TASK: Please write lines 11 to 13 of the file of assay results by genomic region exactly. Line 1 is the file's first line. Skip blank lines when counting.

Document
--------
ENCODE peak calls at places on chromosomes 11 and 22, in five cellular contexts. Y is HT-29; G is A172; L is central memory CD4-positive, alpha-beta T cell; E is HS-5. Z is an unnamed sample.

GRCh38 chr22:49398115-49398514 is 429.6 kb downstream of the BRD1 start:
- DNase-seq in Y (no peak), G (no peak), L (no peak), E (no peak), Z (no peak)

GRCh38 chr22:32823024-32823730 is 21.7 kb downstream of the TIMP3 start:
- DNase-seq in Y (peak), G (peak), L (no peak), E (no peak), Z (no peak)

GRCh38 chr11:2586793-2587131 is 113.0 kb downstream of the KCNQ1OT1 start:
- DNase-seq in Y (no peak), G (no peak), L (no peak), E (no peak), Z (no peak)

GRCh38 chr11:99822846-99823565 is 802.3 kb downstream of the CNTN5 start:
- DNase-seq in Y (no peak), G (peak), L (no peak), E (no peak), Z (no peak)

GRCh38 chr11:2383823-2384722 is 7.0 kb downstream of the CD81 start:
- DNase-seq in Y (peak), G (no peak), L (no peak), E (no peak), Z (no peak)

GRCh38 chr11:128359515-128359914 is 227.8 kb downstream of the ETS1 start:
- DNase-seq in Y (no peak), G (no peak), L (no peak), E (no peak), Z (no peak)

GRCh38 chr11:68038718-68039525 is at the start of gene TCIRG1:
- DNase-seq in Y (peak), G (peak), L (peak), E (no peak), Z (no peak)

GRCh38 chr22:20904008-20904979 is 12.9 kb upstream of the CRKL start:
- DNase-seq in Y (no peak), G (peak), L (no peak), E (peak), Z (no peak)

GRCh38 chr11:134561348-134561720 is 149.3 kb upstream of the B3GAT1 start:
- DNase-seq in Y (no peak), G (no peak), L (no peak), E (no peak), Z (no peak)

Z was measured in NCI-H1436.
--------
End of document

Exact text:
- DNase-seq in Y (peak), G (no peak), L (no peak), E (no peak), Z (no peak)

GRCh38 chr11:128359515-128359914 is 227.8 kb downstream of the ETS1 start:
- DNase-seq in Y (no peak), G (no peak), L (no peak), E (no peak), Z (no peak)